Since buying Greenland from Denmark is apparently off the table for now, the Trump administration is doing the next best thing and tightening economic and security ties with the Danish protectorate. The primary goal? To keep China out of the Arctic.
The Wall Street Journal reports that “high-level officials from the United States met with their counterparts from the autonomous territory of Denmark and are close to finalizing a number of deals” with Greenland on “security and diplomatic cooperation as well as trade and investment initiatives.”
Greenland, the world’s largest island is strategically located in the North Atlantic bordering the Arctic. Denmark and the U.S. are also NATO allies and have a decades-old defense treaty. The United States has its northernmost military base, Thule Air Base, in Greenland.
That base includes a missile early-warning system, part of the North American Aerospace Defense Command (NORAD).
The Arctic has long been a preserve of the nations bordering it – the U.S., Canada, Sweden, Denmark/Greenland, Finland, and Russia. However, recently China has shown its intent to push its way into the Arctic as well.
In January 2018, China released its Arctic policy declaring itself a “near-Artic state.” The U.S. has strongly rejected that classification, saying there are only Arctic countries and non-Arctic countries.
As part of its effort to expand into the frozen North, Chinese Communist officials have attempted to gain influence in Greenland, notes WSJ. One effort in 2018, derailed by the Pentagon, would have seen China finance three airports on the island.
Thankfully the locals are wise to the China threat and have taken steps to avoid financial dealings with China. As WSJ quoted a U.S. official, “Greenlanders are a free market, open economy. But they have their eyes wide open to the Chinese and how they do business.”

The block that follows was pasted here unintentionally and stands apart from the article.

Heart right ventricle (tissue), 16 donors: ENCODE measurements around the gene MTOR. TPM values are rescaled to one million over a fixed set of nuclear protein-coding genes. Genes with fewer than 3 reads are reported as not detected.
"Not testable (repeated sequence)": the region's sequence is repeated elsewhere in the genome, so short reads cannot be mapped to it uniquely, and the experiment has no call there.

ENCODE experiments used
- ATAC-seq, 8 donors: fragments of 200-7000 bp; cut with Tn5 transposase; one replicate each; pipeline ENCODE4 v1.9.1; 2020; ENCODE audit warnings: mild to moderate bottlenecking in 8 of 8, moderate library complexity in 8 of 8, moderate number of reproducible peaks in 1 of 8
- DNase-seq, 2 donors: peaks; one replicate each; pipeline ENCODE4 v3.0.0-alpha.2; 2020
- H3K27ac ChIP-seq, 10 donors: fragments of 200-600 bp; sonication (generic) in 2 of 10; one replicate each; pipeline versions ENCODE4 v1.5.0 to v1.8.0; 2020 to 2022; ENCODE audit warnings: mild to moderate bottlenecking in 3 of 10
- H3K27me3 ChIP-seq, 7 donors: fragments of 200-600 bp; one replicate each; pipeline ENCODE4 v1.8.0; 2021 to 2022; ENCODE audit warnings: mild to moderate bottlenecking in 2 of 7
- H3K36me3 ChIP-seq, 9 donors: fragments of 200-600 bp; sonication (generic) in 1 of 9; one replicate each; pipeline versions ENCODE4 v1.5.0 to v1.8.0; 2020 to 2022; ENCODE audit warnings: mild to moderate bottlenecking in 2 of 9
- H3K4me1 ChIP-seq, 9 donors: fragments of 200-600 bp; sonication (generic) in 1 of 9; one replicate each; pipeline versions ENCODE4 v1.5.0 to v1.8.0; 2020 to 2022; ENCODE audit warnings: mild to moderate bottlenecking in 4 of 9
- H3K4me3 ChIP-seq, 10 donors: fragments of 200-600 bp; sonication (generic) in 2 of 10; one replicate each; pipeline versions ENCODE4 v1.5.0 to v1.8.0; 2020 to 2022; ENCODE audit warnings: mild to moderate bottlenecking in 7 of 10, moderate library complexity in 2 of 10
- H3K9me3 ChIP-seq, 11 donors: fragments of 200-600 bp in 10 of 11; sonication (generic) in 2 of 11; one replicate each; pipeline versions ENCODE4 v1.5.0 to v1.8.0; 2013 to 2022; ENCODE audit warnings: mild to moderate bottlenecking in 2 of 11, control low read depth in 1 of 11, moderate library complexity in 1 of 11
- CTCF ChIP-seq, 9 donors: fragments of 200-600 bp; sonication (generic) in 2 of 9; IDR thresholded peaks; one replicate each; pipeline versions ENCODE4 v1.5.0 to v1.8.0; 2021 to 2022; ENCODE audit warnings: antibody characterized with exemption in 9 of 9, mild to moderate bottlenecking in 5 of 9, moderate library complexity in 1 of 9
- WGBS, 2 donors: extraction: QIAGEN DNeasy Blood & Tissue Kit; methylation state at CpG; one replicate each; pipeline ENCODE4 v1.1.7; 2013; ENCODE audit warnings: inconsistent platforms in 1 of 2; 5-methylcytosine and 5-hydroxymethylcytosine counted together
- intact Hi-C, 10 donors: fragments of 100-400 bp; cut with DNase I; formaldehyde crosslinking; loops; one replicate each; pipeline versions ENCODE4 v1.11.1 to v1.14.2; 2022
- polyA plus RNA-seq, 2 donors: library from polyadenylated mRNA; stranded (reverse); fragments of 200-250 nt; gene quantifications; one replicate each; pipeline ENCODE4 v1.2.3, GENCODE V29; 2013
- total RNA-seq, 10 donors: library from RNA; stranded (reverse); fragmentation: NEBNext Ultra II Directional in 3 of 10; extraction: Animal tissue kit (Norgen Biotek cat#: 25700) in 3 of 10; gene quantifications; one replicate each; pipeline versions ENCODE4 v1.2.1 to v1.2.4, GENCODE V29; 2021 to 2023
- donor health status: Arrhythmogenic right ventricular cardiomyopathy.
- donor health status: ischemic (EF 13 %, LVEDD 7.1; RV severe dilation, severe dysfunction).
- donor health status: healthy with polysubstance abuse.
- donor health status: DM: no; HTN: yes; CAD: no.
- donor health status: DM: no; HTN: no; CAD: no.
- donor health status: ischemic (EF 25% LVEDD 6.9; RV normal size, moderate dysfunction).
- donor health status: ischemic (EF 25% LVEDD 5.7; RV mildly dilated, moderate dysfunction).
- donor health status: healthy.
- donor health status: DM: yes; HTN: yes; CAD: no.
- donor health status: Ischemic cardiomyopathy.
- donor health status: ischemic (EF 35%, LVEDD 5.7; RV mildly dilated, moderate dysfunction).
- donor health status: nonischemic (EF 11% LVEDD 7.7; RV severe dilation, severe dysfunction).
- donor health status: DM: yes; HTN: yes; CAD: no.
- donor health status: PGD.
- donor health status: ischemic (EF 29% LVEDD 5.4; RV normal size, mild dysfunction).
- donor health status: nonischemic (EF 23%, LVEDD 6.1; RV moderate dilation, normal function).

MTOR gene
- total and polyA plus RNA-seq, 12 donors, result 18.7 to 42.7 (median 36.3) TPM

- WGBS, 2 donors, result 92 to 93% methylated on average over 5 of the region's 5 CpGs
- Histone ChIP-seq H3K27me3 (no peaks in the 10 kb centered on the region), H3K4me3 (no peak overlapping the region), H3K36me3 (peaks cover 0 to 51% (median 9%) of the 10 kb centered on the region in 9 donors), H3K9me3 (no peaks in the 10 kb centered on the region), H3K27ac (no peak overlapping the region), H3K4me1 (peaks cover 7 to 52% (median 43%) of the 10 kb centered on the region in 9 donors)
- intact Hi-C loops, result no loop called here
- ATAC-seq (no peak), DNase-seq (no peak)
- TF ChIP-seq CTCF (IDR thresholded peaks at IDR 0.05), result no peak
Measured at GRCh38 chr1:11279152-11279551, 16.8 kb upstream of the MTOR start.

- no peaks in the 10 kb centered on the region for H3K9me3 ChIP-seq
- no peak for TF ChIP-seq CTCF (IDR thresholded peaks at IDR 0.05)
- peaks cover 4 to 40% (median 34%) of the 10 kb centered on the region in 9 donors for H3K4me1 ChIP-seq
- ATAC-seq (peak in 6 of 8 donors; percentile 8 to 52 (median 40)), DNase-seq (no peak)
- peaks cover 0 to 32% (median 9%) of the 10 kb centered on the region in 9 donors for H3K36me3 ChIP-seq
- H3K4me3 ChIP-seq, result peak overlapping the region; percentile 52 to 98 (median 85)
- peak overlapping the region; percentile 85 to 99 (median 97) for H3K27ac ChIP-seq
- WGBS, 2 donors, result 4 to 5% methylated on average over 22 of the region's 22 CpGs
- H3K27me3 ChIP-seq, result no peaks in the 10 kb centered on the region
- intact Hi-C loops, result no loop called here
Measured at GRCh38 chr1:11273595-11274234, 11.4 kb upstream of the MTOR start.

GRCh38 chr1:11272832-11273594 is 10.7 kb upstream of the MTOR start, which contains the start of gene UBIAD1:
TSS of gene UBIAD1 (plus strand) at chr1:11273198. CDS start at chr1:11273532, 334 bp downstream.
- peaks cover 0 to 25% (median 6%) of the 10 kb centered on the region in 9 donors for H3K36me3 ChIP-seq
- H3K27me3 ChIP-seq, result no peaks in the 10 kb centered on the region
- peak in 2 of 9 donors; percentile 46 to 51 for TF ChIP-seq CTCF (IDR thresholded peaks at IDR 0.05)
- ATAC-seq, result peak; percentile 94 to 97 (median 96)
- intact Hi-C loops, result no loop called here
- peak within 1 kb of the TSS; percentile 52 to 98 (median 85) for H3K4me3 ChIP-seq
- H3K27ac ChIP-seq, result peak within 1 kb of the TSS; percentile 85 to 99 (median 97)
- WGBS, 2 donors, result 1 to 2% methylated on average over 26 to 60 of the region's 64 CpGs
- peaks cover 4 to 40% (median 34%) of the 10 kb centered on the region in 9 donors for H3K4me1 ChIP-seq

As part of the U.S. move to strengthen ties, and reinforce the Greenland economy, reports WSJ, “the U.S. agreed to let Greenlanders take over the maintenance of the Thule Air Base, a U.S. Air Force base where the U.S. houses radar equipment and missile-defense capabilities, a move that will help the local economy.”
The Journal noted several other U.S. steps to more closely bind itself to Greenland, and impede Chinese influence, including a $12 million aid package earlier this year.
Additionally, according to WSJ:
The U.S. also disclosed that it would post a senior adviser from the United States Agency for International Development in Greenland to help facilitate programs that could bolster Greenland’s fishing industry.
Other measures by the U.S. appear designed to blunt Chinese investments by providing support to Greenland to help assess foreign investments. A future joint declaration, between the U.S. and Greenland, could further align the U.S. and Greenland, the official said.